The Higher Ed Workplace Blog

DOL Addresses FAQs in Preamble of New Temporary Paid-Leave Rule Under the FFCRA

On April 1, the Department of Labor’s Wage and Hour Division (WHD) released a temporary rule on the Emergency Paid Sick Leave Act (EPSLA) and the Emergency Family and Medical Leave Expansion Act (EFMLEA), both of which are part of the Families First Coronavirus Response Act (FFCRA). The rule provides additional guidance that builds on a growing list of frequently asked questions the WHD has posted on its website.

Below, we have taken some text from the rule’s preamble, where the DOL explains why it has made certain determinations. We have created our own headings to organize the quoted text, which is in italics. Page numbers refer to this PDF version. To see a comprehensive list of frequently asked questions from HR professionals, along with guidance from the WHD in its temporary rule and FAQ page, visit CUPA-HR’s Emergency Leave Q&A for Higher Education HR page.

Employees May Only Take Leave If They Would Have Been Working – Page 14

Quarantine or isolation orders include a broad range of governmental orders, including orders that advise some or all citizens to shelter in place, stay at home, quarantine or otherwise restrict their own mobility. Section 826.20(a)(2) explains that an employee may take paid sick leave only if being subject to one of these orders prevents him or her from working or teleworking as described therein. The question is whether the employee would be able to work or telework “but for” being required to comply with a quarantine or isolation order. An employee subject to one of these orders may not take paid sick leave where the employer does not have work for the employee. This is because the employee would be unable to work even if he or she were not required to comply with the quarantine or isolation order.

For example, if a coffee shop closes temporarily or indefinitely due to a downturn in business related to COVID-19, it would no longer have any work for its employees. A cashier previously employed at the coffee shop who is subject to a stay-at-home order would not be able to work even if he were not required to stay at home. As such, he may not take paid sick leave because his inability to work is not due to his need to comply with the stay-at-home order, but rather due to the closure of his place of employment.1
Footnote 1: This analysis holds even if the closure of the coffee shop was substantially caused by a stay-at-home order. If the coffee shop closed due to its customers being required to stay at home, the reason for the cashier being unable to work would be because those customers were subject to the stay-at-home order, not because the cashier himself was subject to the order. Similarly, if the order forced the coffee shop to close, the reason for the cashier being unable to work would be because the coffee shop was subject to the order, not because the cashier himself was subject to the order.

Employees Can Only Take Leave to Care for Immediate Family Members, Roommates or Similar People Page 17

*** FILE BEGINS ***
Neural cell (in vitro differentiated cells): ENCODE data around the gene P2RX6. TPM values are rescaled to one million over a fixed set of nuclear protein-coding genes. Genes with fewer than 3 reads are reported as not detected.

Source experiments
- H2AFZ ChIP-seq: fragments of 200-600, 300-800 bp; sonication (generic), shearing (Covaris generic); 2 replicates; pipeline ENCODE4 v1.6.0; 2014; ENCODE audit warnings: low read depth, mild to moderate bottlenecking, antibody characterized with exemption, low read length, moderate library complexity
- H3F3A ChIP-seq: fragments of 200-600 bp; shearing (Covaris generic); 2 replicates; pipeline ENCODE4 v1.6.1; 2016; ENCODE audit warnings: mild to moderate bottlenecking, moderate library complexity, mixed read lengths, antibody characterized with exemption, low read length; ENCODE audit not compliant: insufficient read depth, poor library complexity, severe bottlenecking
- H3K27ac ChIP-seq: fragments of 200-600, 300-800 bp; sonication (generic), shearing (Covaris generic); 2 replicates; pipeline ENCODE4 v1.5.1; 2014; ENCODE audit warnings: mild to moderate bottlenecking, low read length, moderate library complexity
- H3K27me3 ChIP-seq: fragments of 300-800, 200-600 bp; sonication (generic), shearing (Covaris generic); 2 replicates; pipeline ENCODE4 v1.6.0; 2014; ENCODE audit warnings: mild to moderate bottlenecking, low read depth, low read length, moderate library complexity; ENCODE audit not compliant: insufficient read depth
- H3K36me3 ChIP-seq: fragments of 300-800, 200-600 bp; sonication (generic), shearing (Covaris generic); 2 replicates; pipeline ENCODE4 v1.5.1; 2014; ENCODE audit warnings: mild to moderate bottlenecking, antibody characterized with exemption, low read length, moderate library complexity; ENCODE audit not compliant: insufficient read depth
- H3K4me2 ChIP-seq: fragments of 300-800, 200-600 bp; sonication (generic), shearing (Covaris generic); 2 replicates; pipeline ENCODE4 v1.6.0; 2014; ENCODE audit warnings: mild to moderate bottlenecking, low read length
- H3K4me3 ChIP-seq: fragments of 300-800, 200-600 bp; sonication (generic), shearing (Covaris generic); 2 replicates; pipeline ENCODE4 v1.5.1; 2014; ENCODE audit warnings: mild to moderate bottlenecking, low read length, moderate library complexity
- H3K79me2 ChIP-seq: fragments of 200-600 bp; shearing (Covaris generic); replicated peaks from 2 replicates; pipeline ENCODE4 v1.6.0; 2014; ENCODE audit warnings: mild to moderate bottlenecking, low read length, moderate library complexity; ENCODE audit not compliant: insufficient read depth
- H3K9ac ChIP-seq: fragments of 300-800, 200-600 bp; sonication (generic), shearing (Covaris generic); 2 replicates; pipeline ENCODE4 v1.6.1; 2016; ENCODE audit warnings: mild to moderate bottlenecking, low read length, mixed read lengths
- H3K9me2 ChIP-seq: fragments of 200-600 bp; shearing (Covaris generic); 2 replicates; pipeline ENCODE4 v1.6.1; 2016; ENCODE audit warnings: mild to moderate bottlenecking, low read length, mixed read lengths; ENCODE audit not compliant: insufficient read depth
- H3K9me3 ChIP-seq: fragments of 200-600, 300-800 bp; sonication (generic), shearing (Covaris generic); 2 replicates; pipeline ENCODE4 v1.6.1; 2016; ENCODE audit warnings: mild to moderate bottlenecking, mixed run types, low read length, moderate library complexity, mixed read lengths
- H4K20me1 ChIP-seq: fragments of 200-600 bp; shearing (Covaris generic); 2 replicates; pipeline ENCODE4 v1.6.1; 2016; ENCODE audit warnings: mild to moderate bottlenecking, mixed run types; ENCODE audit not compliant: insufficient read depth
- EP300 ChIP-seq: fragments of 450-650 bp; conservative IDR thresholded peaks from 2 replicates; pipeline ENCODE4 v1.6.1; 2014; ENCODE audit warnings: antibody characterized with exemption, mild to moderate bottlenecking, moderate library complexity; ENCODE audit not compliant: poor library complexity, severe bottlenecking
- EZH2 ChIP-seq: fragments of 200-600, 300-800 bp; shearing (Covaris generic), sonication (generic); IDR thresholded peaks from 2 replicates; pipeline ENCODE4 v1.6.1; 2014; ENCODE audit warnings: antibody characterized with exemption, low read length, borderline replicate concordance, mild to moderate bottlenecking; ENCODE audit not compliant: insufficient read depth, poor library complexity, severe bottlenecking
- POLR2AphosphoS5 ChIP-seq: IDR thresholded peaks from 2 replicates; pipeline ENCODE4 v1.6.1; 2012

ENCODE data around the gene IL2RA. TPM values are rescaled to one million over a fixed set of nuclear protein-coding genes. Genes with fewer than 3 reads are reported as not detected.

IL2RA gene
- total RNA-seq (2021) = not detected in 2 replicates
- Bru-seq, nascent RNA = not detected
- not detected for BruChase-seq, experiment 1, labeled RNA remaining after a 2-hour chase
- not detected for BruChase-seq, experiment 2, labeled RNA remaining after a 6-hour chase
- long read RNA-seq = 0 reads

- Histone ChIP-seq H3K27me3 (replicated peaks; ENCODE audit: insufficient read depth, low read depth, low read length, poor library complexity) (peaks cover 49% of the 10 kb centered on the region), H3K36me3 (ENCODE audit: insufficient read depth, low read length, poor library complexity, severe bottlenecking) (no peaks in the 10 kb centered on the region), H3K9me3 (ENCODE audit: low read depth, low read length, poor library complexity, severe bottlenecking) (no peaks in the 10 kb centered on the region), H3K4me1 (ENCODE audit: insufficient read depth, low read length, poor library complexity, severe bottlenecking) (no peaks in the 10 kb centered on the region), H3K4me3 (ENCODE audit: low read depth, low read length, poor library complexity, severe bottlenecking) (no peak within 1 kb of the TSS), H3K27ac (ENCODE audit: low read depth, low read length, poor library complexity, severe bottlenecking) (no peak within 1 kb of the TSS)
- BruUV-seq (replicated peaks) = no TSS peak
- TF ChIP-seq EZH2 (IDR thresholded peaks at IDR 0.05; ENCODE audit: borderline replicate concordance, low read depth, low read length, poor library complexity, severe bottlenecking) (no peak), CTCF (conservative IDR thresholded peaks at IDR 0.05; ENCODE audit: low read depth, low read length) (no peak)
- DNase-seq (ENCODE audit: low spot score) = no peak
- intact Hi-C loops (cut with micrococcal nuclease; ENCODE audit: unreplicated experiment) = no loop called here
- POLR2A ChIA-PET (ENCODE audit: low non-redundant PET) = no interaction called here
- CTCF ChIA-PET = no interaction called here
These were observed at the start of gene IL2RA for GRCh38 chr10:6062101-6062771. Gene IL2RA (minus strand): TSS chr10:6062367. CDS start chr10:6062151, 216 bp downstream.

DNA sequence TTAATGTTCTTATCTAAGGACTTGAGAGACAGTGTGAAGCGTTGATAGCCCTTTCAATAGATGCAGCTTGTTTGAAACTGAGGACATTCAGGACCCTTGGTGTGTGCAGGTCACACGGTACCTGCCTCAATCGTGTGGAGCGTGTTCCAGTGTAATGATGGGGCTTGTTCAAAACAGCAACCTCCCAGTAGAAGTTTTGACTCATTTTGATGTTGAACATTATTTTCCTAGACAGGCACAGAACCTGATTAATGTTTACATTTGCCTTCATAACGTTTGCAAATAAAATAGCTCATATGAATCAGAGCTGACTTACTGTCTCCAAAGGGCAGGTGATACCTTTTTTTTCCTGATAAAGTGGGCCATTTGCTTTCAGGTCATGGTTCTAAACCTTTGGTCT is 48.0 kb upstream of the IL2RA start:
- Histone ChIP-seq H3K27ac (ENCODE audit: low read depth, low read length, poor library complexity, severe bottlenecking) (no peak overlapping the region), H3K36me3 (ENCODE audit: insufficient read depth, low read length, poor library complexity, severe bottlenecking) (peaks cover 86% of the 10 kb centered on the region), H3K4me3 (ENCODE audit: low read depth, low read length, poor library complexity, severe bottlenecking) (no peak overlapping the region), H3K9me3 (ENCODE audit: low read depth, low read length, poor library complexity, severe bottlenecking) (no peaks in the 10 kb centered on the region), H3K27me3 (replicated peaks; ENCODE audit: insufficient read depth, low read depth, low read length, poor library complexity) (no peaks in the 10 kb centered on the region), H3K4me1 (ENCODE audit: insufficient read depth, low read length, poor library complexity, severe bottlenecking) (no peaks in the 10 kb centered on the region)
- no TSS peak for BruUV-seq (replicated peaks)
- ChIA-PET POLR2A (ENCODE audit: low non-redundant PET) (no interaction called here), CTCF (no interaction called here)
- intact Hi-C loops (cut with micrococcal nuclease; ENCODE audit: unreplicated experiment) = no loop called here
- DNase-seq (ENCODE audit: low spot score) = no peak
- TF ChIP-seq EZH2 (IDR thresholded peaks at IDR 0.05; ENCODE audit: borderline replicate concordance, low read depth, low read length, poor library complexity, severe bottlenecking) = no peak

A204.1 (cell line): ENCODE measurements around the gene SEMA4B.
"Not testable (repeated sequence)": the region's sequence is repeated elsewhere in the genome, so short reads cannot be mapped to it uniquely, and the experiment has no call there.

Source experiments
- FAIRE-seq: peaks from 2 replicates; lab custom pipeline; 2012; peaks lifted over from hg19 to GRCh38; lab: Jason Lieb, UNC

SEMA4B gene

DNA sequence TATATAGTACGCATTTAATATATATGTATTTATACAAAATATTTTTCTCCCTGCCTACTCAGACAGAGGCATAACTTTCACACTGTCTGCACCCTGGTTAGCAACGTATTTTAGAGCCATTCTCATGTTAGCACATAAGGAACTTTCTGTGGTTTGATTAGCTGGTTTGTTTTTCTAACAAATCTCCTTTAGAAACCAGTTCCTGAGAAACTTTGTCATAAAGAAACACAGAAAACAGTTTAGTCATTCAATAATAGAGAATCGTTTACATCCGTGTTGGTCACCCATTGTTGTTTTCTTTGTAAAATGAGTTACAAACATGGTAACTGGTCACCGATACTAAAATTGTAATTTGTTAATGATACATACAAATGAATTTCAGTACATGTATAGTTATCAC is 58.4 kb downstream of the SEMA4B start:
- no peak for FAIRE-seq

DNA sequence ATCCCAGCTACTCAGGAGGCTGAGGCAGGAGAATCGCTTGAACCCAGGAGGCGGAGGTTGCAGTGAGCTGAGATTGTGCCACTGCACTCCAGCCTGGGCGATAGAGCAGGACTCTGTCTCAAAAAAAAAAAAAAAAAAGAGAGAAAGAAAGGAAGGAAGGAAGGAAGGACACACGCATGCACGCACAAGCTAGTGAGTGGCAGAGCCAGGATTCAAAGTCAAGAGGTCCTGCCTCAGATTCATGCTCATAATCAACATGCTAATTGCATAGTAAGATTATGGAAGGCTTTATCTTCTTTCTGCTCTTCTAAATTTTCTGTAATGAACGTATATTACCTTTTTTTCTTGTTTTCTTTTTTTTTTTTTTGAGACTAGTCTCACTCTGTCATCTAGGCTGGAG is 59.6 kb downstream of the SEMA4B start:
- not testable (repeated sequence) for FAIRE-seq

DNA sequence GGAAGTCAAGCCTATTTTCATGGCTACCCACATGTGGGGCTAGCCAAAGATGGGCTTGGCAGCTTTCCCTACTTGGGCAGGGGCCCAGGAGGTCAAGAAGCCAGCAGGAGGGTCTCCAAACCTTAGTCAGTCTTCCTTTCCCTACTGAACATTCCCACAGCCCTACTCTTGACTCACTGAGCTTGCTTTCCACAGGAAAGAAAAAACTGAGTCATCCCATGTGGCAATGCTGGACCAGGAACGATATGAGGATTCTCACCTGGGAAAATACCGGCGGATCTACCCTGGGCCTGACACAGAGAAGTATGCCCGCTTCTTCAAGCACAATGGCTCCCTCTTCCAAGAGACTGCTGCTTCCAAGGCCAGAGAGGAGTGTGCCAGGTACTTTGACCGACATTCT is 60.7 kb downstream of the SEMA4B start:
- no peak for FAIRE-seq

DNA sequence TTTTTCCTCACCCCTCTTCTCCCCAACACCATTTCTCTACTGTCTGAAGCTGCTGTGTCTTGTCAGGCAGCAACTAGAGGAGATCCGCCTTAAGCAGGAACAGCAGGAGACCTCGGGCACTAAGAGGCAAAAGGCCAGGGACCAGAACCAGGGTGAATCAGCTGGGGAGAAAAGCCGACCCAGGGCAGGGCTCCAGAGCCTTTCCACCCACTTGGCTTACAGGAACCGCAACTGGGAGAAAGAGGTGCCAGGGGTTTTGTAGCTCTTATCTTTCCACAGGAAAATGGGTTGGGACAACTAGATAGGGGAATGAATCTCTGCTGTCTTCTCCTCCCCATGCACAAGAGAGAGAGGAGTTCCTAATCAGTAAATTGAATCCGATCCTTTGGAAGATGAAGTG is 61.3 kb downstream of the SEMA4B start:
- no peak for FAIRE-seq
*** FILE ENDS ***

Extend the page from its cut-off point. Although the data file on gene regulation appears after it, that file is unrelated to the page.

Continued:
[Section] 826.20(a)(5) explains that paid sick leave may not be taken to care for someone with whom the employee has no personal relationship. Rather, the individual being cared for must be an immediate family member, roommate or a similar person with whom the employee has a relationship that creates an expectation that the employee would care for the person if he or she self-quarantined or was quarantined.

Limits on an Employee’s Right to Take Leave Related to School Closures Pages 17 and 18

The fifth reason for paid sick leave applies when the employee is unable to work because the employee needs to care for his or her son or daughter if: (a) the child’s school or place of care has closed; or (b) the childcare provider is unavailable, due to COVID-19-related reasons. Again, the employee must be able to perform work for his or her employer but for the need to care for his or her son or daughter, which means an employee may not take paid sick leave if the employer does not have work for him or her.

Moreover, an employee may take paid sick leave to care for his or her child only when the employee needs to, and actually is, caring for his or her child. Generally, an employee does not need to take such leave if another suitable individual — such as a co-parent, co-guardian, or the usual childcare provider — is available to provide the care the employee’s child needs.

Taking Intermittent Leave Will Not Undermine Exemptions From FLSA’s Overtime Pay Requirements Page 20

More specifically, nothing in this Act should be construed as impacting an employee’s exempt status under the FLSA. For example, an employee’s use of intermittent leave combined with either paid sick leave or expanded family and medical leave should not be construed as undermining the employee’s salary basis for purposes of 29 U.S.C. 213 and 29 CFR Part 541.

Requiring Employees to Use Available Paid Leave Concurrently for Expanded FMLA Pages 25 and 26

Because the FFCRA amends the FMLA, and in particular references Section 102(d)(2)(B) of the FMLA, § 826.23 explains that an employee may elect to use, or an employer may require an employee to use, accrued leave that under the employer’s policies would be available to the employee to care for a child, such as vacation or personal leave or paid time off concurrently with the expanded family and medical leave under the EFMLEA.